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I have the following two arrays , i am trying to see whether if the elements in invalid_id_arr exists in valid_id_arr if it doesn't exist then i would form the diff array.But from the below code i see the following in diff array ['id123', 'id124', 'id125', 'id126', 'id789', 'id666'], i expect the output to be ["id789","id666"] what am i doing wrong here

tag_file= {}
tag_file['invalid_id_arr']=["id123-3431","id124-4341","id125-4341","id126-1w","id789-123","id666"] 
tag_file['valid_id_arr']=["id123-12345","id124-1122","id125-13232","id126-12332","id1new","idagain"] 
diff = [ele.split('-')[0] for ele in tag_file['invalid_id_arr'] if str(ele.split('-')[0]) not in tag_file['valid_id_arr']]

Current Output:

 ['id123', 'id124', 'id125', 'id126', 'id789', 'id666']

Expected ouptut:

 ["id789","id666"]
share|improve this question
    
you only want to check the value just after 'id'? –  Ashwini Chaudhary Jun 13 '12 at 8:34
1  
check out sets, if you clean your data you can do set(a).difference(set(b)). –  monkut Jun 13 '12 at 8:37

3 Answers 3

up vote 4 down vote accepted

Using a set is more efficient, but your main problem is that you weren't removing the second half of the elements in valid_id_arr.

invalid_id_arr=["id123-3431","id124-4341","id125-4341","id126-1w","id789-123","id666"] 
valid_id_arr=["id123-12345","id124-1122","id125-13232","id126-12332","id1new","idagain"]
valid_id_set = set(ele.split('-')[0] for ele in valid_id_arr)
diff = [ele for ele in invalid_id_arr if ele.split('-')[0] not in valid_id_set]
print diff

output:

['id789-123', 'id666']

http://ideone.com/Q9JBw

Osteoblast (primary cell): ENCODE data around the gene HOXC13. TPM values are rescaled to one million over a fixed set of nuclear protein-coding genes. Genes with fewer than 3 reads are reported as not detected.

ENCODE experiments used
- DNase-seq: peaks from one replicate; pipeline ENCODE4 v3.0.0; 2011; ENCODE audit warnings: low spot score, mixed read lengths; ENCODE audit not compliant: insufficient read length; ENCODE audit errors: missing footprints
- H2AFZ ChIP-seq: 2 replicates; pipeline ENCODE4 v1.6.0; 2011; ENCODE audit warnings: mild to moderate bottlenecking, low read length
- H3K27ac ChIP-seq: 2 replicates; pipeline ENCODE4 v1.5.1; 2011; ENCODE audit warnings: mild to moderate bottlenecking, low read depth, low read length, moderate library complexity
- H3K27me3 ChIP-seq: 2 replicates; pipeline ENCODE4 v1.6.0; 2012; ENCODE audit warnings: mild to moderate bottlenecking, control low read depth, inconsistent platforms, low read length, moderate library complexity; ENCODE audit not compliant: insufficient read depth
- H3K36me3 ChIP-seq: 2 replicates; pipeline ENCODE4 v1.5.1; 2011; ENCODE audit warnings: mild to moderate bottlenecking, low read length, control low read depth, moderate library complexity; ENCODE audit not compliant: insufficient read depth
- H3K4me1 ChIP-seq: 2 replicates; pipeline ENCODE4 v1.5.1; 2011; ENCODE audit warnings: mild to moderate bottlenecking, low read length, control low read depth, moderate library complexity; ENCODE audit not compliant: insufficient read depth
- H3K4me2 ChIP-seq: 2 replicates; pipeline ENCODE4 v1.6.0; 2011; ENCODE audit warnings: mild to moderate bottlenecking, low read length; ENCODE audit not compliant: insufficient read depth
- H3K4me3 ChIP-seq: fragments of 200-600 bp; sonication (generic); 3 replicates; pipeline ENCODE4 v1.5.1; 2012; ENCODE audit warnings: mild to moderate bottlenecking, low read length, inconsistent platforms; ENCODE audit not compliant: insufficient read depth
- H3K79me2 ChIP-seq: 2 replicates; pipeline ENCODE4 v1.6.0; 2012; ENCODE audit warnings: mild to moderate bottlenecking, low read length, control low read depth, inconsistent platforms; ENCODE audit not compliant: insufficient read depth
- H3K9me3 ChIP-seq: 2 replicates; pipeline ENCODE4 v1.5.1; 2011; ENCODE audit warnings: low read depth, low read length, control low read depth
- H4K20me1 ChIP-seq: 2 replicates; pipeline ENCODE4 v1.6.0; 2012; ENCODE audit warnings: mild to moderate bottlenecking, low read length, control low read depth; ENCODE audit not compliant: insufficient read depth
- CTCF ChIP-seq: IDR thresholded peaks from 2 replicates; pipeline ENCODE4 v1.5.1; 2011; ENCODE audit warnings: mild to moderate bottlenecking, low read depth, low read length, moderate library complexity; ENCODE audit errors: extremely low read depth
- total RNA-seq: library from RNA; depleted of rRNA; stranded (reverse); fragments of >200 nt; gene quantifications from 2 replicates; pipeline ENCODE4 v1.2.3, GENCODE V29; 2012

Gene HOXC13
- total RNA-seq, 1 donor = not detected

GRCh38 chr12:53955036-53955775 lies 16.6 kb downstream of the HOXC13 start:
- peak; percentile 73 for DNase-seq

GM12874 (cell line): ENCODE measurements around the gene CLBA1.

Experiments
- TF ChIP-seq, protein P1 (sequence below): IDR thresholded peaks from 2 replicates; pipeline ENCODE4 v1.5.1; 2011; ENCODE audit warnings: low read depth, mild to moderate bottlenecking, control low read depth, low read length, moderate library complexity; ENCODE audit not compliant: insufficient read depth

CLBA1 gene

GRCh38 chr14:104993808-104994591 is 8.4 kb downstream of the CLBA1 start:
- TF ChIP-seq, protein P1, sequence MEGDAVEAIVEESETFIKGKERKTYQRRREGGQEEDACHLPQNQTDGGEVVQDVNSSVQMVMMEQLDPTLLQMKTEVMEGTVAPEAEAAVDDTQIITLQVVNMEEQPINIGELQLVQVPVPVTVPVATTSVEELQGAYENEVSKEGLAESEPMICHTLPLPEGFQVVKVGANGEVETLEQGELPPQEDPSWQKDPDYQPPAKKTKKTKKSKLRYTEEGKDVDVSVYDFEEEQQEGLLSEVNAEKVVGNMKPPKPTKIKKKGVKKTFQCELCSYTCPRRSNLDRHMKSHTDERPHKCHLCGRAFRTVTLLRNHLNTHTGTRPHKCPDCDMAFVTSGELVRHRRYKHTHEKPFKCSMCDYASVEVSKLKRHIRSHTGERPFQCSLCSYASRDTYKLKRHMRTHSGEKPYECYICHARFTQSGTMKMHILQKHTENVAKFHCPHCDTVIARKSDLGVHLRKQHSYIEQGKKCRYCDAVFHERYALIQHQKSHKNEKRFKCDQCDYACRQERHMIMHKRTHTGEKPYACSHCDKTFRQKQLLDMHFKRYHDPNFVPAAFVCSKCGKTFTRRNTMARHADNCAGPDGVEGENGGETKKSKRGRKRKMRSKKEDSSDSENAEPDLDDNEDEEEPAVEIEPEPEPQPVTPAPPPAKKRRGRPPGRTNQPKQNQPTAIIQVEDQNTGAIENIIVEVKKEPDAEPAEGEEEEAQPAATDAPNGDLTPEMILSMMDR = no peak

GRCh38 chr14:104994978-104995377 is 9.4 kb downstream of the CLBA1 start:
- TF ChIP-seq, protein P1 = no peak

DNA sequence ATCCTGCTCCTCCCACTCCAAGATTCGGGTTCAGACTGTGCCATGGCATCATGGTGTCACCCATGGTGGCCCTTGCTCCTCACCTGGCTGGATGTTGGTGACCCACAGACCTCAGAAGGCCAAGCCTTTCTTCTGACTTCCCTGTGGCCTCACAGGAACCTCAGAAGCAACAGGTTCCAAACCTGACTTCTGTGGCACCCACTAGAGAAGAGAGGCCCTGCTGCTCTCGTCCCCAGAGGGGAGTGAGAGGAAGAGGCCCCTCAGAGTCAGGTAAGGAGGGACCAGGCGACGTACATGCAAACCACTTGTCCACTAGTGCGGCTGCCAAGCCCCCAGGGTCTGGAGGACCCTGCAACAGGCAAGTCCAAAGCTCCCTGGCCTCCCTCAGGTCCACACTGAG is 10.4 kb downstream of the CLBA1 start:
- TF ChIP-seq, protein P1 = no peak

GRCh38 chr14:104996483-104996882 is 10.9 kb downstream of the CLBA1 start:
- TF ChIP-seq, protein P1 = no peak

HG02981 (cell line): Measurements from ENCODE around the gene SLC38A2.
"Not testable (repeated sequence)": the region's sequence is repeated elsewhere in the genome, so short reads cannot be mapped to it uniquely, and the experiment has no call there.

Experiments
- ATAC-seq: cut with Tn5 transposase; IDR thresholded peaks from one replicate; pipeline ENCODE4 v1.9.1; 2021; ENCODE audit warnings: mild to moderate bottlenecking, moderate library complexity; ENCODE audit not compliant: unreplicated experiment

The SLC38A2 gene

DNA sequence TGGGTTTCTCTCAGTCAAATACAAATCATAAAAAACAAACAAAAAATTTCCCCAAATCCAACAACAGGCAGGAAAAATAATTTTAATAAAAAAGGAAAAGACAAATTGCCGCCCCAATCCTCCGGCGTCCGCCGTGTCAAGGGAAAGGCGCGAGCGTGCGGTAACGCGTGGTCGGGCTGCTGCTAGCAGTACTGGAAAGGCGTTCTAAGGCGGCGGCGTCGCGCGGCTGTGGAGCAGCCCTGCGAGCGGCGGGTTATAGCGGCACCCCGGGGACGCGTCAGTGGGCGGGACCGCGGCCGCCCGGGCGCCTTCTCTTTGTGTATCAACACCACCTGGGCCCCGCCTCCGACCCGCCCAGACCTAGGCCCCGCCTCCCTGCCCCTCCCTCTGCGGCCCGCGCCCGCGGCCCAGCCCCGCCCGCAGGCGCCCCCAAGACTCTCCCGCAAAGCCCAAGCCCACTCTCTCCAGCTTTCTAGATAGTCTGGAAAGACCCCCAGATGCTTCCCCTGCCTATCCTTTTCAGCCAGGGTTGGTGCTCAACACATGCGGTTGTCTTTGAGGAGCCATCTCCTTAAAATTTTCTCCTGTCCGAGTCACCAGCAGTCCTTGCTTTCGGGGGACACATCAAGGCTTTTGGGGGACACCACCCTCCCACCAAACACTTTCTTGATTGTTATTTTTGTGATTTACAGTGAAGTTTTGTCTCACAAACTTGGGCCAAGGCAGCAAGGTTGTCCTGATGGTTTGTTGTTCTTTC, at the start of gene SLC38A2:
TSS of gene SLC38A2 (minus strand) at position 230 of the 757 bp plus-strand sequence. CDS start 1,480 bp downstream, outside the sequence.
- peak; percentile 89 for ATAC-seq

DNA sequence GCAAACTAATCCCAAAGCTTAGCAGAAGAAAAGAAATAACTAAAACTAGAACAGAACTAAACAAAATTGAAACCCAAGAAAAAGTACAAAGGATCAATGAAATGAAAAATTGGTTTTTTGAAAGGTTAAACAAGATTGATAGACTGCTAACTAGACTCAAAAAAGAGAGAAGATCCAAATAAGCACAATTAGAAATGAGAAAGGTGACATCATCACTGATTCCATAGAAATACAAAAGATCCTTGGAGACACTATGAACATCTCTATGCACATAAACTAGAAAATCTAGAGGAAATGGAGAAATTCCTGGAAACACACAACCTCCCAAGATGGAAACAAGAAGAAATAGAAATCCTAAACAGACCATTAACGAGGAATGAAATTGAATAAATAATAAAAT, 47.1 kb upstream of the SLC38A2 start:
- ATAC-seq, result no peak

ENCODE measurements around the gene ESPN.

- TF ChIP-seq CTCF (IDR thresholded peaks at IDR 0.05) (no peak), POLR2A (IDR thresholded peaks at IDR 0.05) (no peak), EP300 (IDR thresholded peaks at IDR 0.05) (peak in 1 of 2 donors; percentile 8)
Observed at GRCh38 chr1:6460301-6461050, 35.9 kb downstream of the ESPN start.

share|improve this answer
    
I taught python interpreter will handle it.. id1 in valid_arr >>True –  Rajeev Jun 13 '12 at 8:36
    
No, (x in arr) is True if and only if x == arr[i] for any i. See the first line of the table in this section: docs.python.org/library/… –  Rodrigo Queiro Jun 13 '12 at 8:45
    
a=["abc",1,2,3,4,5]; 1 in a True.... –  Rajeev Jun 13 '12 at 9:35
    
Yes - you could replace set(...) with list(...) in my code, but it will be slower if the lists are large. x in list(...) is O(n) but x in set(...) is O(log n), which is faster. However, your example was doing "id1" in ["id1-1", "id1-2"] = False, because the stuff after the hyphen hadn't been removed. –  Rodrigo Queiro Jun 13 '12 at 15:40
    
k thanks........ –  Rajeev Jun 13 '12 at 18:17

Try sets:

invalid_id_arr = ["id123-3431","id124-4341","id125-4341","id126-1w","id789-123","id666"] 
valid_id_arr = ["id123-12345","id124-1122","id125-13232","id126-12332","id1new","idagain"] 

set_invalid = set(x.split('-')[0] for x in invalid_id_arr)
print set_invalid.difference(x.split('-')[0] for x in valid_id_arr)
share|improve this answer
    >>> a = ["id123-3431","id124-4341","id125-4341","id126-1w","id789-123","id666"]
    >>> b = ["id123-12345","id124-1122","id125-13232","id126-12332","id1new","idagain"]
    >>> c = (s.split('-')[0] for s in b)
    >>> [ele.split('-')[0] for ele in a if str(ele.split('-')[0]) not in c]

        ['id789', 'id666']
    >>>  
share|improve this answer
    
I was trying to avoid two for loops –  Rajeev Jun 13 '12 at 8:41
    
O(n * log(N)) using set, O(n * n) using your method, but you solution can work very well! –  kaitian Jun 13 '12 at 8:43

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